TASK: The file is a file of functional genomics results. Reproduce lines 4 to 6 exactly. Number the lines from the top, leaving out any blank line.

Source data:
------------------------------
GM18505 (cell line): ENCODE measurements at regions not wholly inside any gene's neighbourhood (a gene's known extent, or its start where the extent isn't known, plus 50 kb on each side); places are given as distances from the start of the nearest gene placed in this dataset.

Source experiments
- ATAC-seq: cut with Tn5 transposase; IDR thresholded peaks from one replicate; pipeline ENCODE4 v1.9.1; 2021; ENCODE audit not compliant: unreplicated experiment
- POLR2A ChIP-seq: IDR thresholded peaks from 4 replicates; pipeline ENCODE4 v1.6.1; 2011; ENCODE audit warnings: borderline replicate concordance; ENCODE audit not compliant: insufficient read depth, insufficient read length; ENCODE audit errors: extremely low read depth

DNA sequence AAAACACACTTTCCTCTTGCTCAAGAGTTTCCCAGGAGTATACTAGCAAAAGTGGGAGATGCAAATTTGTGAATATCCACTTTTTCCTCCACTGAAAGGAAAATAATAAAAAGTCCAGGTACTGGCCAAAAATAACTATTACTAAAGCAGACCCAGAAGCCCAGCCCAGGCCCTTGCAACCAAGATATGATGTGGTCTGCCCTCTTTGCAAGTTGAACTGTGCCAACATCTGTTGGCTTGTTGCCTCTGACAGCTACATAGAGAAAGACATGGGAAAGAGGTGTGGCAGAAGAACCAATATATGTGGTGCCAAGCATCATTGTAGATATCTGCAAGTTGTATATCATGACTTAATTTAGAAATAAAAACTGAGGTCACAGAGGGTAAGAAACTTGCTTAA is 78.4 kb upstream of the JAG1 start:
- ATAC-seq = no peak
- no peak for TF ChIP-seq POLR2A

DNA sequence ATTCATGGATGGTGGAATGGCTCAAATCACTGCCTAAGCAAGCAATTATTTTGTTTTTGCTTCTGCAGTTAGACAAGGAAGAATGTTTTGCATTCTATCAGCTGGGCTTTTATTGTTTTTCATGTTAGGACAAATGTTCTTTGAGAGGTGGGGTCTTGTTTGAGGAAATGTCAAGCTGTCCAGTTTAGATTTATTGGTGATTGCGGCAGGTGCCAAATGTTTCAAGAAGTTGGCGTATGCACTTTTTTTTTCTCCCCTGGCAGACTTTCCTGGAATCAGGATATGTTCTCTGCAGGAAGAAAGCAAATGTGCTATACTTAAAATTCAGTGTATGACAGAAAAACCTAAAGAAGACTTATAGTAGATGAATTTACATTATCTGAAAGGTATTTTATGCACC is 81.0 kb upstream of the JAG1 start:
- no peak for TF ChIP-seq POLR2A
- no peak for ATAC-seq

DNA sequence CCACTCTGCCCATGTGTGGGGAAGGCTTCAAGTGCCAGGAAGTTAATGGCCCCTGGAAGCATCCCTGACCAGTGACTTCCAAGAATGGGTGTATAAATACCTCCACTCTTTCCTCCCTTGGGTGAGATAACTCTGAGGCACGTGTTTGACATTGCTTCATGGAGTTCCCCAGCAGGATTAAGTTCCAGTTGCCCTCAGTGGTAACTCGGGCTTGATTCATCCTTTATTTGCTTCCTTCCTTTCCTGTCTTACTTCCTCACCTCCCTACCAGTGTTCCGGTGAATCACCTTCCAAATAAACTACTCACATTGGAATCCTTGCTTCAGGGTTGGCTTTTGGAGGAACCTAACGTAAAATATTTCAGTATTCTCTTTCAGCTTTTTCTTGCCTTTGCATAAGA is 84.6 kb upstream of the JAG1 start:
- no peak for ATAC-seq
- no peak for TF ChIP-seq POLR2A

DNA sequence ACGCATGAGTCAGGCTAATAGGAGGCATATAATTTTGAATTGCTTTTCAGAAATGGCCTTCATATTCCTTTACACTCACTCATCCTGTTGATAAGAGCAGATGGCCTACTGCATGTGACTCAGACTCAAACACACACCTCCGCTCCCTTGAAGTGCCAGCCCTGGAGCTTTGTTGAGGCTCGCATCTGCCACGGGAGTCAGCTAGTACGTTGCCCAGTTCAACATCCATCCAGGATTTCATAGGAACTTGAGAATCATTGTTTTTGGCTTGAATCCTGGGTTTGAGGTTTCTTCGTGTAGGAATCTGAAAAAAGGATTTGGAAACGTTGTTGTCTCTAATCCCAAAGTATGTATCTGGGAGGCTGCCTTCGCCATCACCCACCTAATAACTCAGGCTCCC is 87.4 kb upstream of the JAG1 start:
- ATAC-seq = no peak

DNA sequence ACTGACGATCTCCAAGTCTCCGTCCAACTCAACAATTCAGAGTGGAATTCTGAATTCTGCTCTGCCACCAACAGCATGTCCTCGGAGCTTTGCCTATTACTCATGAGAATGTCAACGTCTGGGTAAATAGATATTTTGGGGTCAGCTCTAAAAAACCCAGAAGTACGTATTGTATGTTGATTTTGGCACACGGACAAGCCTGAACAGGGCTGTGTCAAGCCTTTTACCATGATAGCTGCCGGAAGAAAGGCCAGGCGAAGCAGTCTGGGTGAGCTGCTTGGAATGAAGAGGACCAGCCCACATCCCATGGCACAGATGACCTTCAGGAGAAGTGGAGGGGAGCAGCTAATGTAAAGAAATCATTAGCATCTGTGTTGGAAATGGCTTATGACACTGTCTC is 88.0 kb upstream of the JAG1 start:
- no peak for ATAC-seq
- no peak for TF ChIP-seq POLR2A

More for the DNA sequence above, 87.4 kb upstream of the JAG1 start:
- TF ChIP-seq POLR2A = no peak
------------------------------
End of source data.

- POLR2A ChIP-seq: IDR thresholded peaks from 4 replicates; pipeline ENCODE4 v1.6.1; 2011; ENCODE audit warnings: borderline replicate concordance; ENCODE audit not compliant: insufficient read depth, insufficient read length; ENCODE audit errors: extremely low read depth

DNA sequence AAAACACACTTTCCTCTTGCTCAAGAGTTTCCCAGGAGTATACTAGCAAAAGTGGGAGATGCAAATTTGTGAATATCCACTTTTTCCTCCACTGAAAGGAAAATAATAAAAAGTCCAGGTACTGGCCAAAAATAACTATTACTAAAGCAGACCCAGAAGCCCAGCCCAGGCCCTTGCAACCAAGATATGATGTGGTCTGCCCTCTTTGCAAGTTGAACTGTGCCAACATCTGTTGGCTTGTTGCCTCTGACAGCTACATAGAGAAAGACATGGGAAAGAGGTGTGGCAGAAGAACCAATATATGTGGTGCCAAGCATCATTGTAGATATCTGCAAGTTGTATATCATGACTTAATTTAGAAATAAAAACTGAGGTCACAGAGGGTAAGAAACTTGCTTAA is 78.4 kb upstream of the JAG1 start:
- ATAC-seq = no peak